I've talked with many people who state that their dog is "fine and well-adjusted on his chain." But, just what is their dog well-adjusted to... life on a chain? Dogs that become complacent on chains may be demonstrating what is known as "learned helplessness." Dogs that have realized that they are restricted to the length and entanglement of a chain usually become sedentary and listless while on their chain with intermittent bouts of barking out of frustration and boredom. Thus, these dogs pose little "problem" to their owners because they are "out of the way." Many times these dogs bark when their owners are not even home, so they are not even aware of a barking problem. However, in spite of the owner's claim that their dogs are well-adjusted, usually these same dogs are reported to be uncontrollable in normal family situations. Many of these dogs are too "hyper" to be brought indoors. Those that are brought inside may demonstrate aggression to other animals and even people that they are not familiar with. Others may be unruly and destructive, running circles around the house like the Tasmanian Devil! They may be viewed as "stupid" or "smart but stubborn" by their owners. Dogs that live on chains have a greater chance of becoming aggressive and unruly.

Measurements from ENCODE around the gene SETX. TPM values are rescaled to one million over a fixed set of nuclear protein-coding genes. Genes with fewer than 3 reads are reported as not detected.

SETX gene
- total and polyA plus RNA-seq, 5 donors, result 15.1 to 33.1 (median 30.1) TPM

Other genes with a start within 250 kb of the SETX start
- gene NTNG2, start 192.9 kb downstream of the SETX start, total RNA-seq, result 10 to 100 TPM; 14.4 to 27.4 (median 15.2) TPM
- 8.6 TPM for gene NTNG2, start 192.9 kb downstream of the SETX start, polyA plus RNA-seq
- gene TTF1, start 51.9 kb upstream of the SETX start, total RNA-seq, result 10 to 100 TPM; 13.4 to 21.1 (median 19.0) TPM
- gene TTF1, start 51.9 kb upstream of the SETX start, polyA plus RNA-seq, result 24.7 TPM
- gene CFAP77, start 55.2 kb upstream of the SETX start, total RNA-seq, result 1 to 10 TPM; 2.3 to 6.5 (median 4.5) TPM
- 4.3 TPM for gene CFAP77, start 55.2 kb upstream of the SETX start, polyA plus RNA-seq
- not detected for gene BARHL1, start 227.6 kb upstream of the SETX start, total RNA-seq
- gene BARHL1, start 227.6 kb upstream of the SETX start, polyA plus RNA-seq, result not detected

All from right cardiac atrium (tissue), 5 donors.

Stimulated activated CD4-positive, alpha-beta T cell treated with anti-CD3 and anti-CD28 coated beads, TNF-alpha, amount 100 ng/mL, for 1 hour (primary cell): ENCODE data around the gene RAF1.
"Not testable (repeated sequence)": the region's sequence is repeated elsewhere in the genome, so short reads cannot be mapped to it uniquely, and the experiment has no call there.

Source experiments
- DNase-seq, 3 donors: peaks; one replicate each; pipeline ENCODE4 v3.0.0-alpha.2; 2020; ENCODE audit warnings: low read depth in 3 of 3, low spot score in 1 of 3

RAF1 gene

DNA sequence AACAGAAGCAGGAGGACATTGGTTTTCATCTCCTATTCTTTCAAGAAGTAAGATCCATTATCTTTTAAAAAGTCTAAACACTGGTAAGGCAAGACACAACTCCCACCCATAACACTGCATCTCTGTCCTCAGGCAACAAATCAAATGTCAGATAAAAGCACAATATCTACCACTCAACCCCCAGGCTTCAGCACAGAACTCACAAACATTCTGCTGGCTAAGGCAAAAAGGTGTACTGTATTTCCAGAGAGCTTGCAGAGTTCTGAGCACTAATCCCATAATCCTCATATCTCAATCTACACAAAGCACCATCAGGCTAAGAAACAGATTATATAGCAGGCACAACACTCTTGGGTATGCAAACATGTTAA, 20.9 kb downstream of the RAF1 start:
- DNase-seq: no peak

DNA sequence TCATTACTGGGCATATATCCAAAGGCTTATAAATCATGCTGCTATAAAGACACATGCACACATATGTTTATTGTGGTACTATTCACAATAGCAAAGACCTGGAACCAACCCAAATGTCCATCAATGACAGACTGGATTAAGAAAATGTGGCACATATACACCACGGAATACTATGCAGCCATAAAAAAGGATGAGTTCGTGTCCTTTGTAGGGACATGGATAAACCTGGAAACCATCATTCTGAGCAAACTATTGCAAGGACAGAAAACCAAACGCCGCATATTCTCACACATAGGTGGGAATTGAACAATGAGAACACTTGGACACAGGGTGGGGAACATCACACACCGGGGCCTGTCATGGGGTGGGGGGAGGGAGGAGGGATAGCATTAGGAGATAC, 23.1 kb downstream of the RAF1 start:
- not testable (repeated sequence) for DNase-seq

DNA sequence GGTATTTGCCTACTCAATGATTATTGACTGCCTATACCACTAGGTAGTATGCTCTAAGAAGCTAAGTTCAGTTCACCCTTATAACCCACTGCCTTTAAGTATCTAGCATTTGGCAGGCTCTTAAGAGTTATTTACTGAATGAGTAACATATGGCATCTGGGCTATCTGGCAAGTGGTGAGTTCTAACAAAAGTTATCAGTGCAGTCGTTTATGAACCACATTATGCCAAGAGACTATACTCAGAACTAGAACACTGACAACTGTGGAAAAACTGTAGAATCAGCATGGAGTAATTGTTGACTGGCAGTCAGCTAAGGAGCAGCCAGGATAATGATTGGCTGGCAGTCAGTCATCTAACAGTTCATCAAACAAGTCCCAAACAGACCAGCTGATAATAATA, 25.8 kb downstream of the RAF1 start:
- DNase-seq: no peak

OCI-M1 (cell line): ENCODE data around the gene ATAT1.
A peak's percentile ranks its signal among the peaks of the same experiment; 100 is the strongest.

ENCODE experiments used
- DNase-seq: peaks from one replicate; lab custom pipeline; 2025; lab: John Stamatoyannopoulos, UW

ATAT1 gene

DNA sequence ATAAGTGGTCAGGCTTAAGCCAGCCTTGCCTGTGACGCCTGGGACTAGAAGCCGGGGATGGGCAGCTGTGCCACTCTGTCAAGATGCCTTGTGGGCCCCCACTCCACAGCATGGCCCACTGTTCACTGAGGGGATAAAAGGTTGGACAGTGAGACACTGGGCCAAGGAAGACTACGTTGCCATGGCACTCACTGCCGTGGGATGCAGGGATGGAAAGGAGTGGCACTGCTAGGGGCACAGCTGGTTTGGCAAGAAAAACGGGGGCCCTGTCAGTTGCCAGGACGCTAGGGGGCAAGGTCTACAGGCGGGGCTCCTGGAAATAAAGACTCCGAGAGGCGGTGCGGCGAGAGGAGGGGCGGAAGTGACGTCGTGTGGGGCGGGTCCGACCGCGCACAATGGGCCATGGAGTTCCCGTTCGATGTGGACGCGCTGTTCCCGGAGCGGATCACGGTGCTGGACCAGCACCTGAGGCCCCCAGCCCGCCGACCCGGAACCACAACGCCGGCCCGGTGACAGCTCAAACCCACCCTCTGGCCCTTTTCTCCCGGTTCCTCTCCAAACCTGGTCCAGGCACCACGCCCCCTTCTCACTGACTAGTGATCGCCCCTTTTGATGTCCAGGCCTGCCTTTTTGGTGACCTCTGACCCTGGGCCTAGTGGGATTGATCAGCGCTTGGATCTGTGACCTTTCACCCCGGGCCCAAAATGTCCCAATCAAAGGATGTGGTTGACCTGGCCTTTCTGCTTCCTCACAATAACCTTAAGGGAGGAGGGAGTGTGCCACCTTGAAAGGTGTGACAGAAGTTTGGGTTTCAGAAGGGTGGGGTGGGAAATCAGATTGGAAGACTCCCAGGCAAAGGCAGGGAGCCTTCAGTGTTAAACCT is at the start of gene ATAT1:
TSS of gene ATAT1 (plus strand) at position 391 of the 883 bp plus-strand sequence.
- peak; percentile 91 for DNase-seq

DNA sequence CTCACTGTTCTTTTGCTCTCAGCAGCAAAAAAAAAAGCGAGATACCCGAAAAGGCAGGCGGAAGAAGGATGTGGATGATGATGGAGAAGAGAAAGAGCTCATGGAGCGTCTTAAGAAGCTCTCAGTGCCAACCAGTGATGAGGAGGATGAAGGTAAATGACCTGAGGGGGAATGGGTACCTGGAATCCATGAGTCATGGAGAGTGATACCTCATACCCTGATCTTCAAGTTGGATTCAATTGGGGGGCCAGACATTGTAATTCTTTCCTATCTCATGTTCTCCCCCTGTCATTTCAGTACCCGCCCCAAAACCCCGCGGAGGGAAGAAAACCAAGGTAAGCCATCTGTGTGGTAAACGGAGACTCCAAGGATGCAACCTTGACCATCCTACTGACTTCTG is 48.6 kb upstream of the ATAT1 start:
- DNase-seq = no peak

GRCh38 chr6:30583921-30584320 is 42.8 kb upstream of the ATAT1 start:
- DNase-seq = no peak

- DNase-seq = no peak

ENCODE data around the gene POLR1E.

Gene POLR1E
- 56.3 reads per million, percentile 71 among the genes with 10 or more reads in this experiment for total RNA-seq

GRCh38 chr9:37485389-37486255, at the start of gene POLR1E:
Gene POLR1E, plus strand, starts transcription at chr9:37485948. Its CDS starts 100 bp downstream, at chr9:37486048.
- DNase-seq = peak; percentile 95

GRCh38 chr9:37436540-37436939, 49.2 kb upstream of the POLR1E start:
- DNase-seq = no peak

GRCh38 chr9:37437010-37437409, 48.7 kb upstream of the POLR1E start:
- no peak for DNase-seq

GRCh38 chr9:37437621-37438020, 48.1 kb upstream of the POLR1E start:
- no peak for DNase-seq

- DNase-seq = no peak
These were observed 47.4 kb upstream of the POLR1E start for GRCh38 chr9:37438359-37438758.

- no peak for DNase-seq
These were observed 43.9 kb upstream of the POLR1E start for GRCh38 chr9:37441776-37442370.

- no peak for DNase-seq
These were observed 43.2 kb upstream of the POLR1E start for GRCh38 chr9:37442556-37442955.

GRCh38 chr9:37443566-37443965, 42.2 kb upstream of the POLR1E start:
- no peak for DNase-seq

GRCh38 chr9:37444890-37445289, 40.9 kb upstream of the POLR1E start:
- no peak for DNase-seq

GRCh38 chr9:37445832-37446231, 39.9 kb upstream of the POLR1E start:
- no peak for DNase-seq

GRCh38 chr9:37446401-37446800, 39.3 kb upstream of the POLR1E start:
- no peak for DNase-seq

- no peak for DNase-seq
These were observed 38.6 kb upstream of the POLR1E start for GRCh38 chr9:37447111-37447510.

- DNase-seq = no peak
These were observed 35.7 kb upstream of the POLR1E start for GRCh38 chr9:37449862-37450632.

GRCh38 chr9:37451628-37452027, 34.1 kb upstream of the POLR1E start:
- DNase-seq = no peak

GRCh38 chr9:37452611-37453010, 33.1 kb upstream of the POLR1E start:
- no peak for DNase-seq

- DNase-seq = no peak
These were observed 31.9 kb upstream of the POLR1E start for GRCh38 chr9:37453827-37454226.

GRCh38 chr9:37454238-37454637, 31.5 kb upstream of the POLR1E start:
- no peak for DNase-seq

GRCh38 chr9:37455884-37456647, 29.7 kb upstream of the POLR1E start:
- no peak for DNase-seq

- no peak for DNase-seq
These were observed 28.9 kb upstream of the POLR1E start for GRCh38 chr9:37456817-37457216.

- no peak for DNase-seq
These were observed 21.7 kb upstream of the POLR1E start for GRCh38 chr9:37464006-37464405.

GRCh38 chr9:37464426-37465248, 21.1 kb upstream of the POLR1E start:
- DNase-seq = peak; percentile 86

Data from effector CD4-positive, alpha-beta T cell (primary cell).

Chained dogs learn nothing except that they hate isolation and hate being restricted while the rest of the world (including other dogs, cats, and all animals and people) may come and go (on their territory) as they please.

Dogs are social animals. They choose to live in "packs" and rarely spend time alone. When dogs are chained, tethered, or tied-out they are essentially isolated from their "pack" (your family). I often wonder why a person chooses to have a dog when the dog lives his life isolated on the end of a chain. I've been told by some people that they want a "watchdog" so they chain their dog outside. What can a dog do to a would-be intruder while restricted to a chain? If you would like a family watchdog, a competent watchdog needs to be in the house (with you) or in a fenced yard. Ideally, a dog will have access to both the home and yard via a doggie door.

The ideal time for a dog to be chained or tethered is when you are at the other end. However, there are times when dogs may be tethered while you are busy but near by. Such situations include a picnic lunch. If your dog is not reliable at the "Down Stay" command, it is necessary to tether his leash to the picnic table so that you can enjoy your lunch without having to constantly stare at your dog and re-command him to "Down." Also, if you like to take your dog with you while you're doing yard work in your unfenced yard, tethering him in the shade nearby where you are working will allow your dog to be outside with you and keep you company at the same time. These tie-outs are short-lived and always under supervision. They can be advantageous to you and your dog because it allows you to take him more places, and it allows your dog the opportunity to accompany you and participate in your activities. This is the proper way to tether or chain your dog.

Do you know of someone who chains their dog outside? Why not give them a copy of this article! Many well-meaning dog owners are not aware of the detrimental effect that chains, tethers, and tie-outs have on dogs.